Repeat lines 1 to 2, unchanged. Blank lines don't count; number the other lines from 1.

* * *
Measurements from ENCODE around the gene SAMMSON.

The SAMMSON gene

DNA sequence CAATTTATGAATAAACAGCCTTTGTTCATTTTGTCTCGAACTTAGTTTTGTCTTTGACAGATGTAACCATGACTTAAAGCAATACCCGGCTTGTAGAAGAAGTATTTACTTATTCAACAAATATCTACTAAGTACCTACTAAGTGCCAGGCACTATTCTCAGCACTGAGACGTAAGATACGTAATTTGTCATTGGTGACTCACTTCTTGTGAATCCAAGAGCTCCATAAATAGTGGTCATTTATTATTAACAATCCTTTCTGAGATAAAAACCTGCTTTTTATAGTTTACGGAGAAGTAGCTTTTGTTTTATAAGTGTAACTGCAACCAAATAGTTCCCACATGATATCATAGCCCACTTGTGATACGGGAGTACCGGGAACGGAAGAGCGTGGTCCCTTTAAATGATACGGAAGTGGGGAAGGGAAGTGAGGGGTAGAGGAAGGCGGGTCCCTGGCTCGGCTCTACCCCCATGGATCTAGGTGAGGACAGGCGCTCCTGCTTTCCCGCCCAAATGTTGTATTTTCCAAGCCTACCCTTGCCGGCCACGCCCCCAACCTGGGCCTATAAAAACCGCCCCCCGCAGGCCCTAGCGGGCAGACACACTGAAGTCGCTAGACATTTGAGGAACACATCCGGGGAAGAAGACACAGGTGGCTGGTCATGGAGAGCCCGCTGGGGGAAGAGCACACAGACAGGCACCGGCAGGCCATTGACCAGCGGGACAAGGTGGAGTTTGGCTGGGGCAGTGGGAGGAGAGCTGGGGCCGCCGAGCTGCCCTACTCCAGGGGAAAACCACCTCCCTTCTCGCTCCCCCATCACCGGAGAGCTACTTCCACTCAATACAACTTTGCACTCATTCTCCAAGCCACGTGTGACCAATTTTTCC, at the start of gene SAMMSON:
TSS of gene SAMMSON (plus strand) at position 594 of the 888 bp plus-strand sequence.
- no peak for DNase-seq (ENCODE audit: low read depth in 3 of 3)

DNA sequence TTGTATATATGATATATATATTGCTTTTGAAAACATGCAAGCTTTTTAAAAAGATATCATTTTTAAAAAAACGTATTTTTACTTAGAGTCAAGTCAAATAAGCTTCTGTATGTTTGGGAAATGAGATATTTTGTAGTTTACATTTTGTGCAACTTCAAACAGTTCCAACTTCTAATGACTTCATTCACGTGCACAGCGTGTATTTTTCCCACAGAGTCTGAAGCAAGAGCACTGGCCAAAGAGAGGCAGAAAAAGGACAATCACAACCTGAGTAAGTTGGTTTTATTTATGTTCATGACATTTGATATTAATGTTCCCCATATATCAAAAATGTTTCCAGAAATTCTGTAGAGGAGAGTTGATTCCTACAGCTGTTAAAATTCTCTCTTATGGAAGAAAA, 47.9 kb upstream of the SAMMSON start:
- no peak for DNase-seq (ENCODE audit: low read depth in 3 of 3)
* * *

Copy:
Measurements from ENCODE around the gene SAMMSON.

The SAMMSON gene